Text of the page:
The 6th leading cause of death in the US, Alzheimer's disease cannot be cured nor can its progression be halted. In this video, Dr. Guy Eakin discusses ways to control the symptoms and manage side effects. This is part 4 of a 6 part series.
Dr. Guy Eakin:
Hi! I'm Dr. Guy Eakin. Today I'm talking about Alzheimer's disease and available treatments for this debilitating illness. Currently there is no cure for Alzheimer's or even a method to prevent progression of this disease. Of the 10 greatest causes of death in the United States, Alzheimer's is the only disease for which there is no known prevention. However, there are medications that can help control its symptoms and other treatments are also available to help manage agitation, depression or psychotic symptoms that may occur as the disease progresses.
The US Food and Drug Administration has approved four drugs called Cholinesterase Inhibitors designed to regulate and manage symptoms of patients in the early to middle stages of the disease. Those suffering from Alzheimer's have low levels of acetylcholine, an important brain chemical involved in nerve cell communication. These drugs slow the metabolic breakdown of acetylcholine and make more of this chemical available for communication between the cells. This helps slow the progression of cognitive decline. Before FDA approved drugs are Razadyne, Exelon, Aricept, and Cognex. In 2006 Aricept was also approved by the FDA to manage severe Alzheimer's symptoms. For severe Alzheimer's disease a fifth drug that operates by a different mechanism has been approved, Namenda most likely works by modulating the levels of another chemical signal called Glutamate. Although there is no cure, these drugs help patients cope with their day-to-day lives.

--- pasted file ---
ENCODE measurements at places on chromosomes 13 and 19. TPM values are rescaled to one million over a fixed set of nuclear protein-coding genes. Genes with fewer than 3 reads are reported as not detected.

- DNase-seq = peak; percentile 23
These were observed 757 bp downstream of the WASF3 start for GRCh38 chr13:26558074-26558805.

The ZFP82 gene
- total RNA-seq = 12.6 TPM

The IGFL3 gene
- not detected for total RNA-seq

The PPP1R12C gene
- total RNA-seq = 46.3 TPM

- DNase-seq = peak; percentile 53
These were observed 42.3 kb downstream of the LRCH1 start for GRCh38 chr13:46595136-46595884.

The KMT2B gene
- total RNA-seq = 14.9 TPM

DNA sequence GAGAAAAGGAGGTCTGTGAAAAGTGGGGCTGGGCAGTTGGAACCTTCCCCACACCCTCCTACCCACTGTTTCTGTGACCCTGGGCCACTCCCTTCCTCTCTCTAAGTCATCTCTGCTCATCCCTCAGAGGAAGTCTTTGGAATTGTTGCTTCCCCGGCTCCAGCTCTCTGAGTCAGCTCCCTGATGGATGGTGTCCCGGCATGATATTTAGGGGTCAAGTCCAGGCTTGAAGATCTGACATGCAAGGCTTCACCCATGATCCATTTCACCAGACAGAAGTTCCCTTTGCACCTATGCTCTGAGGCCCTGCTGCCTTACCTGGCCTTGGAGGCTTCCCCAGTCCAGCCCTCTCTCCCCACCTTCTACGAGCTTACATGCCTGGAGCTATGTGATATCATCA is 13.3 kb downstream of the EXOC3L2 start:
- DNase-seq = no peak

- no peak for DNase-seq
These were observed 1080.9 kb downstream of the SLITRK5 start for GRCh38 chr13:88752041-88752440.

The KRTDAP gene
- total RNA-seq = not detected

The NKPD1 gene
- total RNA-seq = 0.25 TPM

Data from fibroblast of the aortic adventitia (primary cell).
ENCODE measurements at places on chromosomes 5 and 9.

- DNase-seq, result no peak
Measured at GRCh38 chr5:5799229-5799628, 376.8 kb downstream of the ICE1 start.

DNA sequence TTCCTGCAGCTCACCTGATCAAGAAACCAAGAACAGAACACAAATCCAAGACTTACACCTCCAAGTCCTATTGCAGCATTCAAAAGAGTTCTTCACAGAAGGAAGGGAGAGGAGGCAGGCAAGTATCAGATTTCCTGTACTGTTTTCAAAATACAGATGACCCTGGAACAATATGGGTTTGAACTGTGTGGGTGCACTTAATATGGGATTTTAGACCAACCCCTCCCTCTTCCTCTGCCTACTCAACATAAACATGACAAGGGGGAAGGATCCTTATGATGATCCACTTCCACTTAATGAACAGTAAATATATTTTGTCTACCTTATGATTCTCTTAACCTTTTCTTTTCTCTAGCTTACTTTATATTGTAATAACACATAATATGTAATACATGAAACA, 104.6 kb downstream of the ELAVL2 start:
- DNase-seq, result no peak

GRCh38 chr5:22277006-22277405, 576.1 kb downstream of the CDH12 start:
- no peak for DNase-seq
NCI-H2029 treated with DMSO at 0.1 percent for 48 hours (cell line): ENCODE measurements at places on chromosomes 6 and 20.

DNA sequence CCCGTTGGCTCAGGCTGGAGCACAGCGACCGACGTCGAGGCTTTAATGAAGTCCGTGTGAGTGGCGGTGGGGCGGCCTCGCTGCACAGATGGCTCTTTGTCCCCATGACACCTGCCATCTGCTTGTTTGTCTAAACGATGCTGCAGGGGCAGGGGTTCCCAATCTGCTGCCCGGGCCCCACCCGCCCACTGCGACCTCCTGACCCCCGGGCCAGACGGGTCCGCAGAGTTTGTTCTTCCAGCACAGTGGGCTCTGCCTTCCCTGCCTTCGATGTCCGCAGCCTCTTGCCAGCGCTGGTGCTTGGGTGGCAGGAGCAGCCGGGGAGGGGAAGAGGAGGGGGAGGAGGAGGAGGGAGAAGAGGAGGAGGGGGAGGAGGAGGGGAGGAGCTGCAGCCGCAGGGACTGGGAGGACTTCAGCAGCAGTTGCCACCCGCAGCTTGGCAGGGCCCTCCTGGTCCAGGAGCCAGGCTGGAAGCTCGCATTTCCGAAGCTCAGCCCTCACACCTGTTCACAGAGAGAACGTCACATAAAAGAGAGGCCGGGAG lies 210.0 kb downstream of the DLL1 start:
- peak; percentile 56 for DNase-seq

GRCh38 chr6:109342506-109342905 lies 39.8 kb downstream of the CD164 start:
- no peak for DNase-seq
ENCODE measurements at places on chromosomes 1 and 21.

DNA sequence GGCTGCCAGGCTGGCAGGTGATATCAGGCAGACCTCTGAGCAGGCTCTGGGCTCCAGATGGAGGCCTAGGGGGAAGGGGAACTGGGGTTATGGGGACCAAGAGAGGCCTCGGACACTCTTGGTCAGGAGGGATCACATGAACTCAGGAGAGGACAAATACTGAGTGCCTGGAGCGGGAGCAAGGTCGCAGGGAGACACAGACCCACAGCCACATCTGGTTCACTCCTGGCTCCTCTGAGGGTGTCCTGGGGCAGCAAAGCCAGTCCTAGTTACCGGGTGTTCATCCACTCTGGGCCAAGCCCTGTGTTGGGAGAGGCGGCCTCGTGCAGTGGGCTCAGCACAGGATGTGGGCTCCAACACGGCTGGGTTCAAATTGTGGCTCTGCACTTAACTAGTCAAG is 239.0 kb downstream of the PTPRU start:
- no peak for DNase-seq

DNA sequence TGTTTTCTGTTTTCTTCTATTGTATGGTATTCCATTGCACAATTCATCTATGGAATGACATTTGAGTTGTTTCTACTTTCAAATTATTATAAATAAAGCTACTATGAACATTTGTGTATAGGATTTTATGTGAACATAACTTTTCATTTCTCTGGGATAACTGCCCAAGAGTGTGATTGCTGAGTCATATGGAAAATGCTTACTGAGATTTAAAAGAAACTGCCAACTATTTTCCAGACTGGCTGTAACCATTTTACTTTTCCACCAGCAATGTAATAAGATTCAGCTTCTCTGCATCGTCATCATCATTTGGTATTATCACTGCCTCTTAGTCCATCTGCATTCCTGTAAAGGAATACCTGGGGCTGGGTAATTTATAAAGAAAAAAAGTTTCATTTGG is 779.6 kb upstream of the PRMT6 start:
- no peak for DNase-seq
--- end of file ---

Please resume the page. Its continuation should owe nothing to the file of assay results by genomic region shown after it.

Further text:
This content was last updated on: Thursday, August 22, 2013